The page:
I remember when I turned fifty, Sheila organized a Brownie Troop reunion.  Those attending showed up with photographs of our troop members, Brownie and Girl Scout badges, and other nostalgic items they had kept for decades. Our lives are filled with passages.  An obituary marks the final one.

I hadn’t seen Judy since graduation, but I remember her as a bouncy girl with a quick smile and a ponytail.  The obituary said she had died following a long battle with ovarian cancer.  One by one, our ranks are thinning.  Reading about Judy, I couldn’t stave off thoughts of: when will it be my turn?

Does that frighten me; does that concern me?  Yes and no.  I’m frightened of the unknown, but not of the finality of it, maybe because I don’t even understand what that means.

Can I choose how to make my final passage?  I certainly don’t want the path that Judy took or anything like it.  Living my life to the fullest and going suddenly in my sleep is my preferred choice.  But, all I can do is hope for that and do the living-my-life-to-the-fullest part in the meantime.

***

Please forward my blog to anyone who might be interested and post it on your Facebook, Twitter and other social media. To reprint any material, contact me for permission at:  gowergulch@yahoo.com. If you want to be automatically notified when I post a new blog, click on the “Follow” button in the upper right corner of this page and fill in the information. To read my other blog posts, scroll down on this page or click on “Recent Posts” or “Archives” under the Follow button. To opt out of receiving this blog, contact me at the aforementioned email address, let me know, and I’ll remove you from the list.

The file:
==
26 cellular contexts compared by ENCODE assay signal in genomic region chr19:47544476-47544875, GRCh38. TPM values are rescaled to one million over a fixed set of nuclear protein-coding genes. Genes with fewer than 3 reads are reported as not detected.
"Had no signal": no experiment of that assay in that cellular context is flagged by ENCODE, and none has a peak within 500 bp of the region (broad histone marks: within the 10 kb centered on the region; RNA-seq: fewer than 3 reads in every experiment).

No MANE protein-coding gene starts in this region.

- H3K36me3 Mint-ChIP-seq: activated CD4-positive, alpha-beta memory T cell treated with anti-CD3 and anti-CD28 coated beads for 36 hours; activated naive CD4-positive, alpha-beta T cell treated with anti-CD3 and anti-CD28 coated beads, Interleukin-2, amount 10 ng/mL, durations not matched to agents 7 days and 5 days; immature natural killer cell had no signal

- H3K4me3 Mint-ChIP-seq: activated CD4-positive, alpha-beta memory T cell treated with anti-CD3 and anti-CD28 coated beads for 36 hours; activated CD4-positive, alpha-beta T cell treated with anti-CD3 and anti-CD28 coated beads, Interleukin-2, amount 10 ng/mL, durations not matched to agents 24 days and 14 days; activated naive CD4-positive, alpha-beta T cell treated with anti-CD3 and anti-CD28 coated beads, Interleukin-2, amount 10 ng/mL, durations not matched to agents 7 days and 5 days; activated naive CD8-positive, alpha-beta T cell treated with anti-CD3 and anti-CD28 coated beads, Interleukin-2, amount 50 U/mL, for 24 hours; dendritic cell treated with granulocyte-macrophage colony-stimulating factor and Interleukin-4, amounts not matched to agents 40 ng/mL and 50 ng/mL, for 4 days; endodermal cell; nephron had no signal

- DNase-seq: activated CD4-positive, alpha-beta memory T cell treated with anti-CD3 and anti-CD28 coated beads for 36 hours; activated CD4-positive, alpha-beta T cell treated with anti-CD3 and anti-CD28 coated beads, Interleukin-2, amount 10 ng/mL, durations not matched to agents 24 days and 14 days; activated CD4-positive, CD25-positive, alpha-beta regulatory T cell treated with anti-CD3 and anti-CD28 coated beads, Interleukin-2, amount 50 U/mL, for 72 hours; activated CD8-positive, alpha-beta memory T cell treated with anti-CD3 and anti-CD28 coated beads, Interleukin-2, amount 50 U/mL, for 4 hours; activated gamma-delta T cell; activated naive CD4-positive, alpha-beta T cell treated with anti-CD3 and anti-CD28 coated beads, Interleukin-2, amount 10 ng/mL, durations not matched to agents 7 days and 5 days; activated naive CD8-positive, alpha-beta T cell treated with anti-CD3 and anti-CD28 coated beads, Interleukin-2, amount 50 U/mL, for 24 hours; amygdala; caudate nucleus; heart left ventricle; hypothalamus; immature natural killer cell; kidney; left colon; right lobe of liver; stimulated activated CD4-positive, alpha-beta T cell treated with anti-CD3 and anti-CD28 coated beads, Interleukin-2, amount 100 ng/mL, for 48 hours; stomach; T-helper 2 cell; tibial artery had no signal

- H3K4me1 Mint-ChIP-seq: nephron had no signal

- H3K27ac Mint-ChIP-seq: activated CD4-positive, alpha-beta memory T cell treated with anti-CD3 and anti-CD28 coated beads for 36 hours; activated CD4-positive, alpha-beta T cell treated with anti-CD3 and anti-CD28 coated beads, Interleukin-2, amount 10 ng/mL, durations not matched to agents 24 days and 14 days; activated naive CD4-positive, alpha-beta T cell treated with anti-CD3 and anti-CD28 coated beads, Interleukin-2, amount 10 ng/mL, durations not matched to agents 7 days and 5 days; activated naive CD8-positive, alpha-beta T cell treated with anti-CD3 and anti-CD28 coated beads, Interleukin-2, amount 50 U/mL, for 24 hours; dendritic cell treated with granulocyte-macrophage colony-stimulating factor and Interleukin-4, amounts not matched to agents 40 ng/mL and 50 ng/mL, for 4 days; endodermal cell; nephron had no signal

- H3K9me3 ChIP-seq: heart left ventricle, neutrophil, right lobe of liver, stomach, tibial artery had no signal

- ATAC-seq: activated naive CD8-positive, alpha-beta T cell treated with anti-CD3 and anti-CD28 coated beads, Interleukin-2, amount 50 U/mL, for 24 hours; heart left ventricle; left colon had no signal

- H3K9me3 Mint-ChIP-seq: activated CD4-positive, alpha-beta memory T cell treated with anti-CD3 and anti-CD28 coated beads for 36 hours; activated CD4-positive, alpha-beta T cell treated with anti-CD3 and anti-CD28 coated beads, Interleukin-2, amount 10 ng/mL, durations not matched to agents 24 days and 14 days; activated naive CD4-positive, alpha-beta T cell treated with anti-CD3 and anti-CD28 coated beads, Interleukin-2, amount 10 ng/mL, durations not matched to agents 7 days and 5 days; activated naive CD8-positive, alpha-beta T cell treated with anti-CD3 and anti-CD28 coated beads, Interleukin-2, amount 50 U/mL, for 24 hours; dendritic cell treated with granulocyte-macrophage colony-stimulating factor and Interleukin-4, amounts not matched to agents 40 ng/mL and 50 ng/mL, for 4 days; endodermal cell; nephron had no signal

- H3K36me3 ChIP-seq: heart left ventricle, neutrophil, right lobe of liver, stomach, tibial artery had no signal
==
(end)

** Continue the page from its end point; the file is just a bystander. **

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Waiting for Upcycle Days

Final Book CoverThis blog is written by Lee Gale Gruen to help Baby Boomers, seniors, retirees, and those soon to retire find joy, excitement, and satisfaction in life after retirement. Her public lecture on this subject is titled: “Reinventing Yourself in Your Retirement.” Her memoir, Adventures with Dad: A Father and Daughter’s Journey Through a Senior Acting Class, is available by clicking here Amazon.com. Click here for her website: http://AdventuresWithDadTheBook.com

CHITCHAT:  Check out my interview on November 20, 2018 (top few paragraphs) in an article in Moneyish.com, a Dow Jones Media Group Publication:  https://www.marketwatch.com/story/why-nearly-3-in-4-women-say-70-is-the-new-50—-but-far-fewer-men-do-2018-11-20  (Correction:  I was a probation officer in Los Angeles, not San Francisco.)

Now, on to my blog:

BicyclistLife is cyclical.  It’s like a wave with peaks and valleys.  The peaks–the good times–are exciting and exhilarating.  But they can never be sustained.  Life intervenes to drop us into the valleys–the bad times.  It happens to all of us.

No, that guy at work, the neighbor down the block, the classmate at school for whom things always seem to go right are not imbued with some fairy godmother granting their  every wish.  They just do a better job of covering up their valleys than others do.  Don’t ever think that only your life sucks and everyone else’s is wonderful.  It doesn’t work like that.  We all ride the cycles of life.

So, how do we weather those valleys; how do we survive?  One way is to keep looking toward that metaphorical horizon for signs of the next peak peeking over as you slog your way through.  It’s hard and takes constant vigilance to maintain a positive attitude.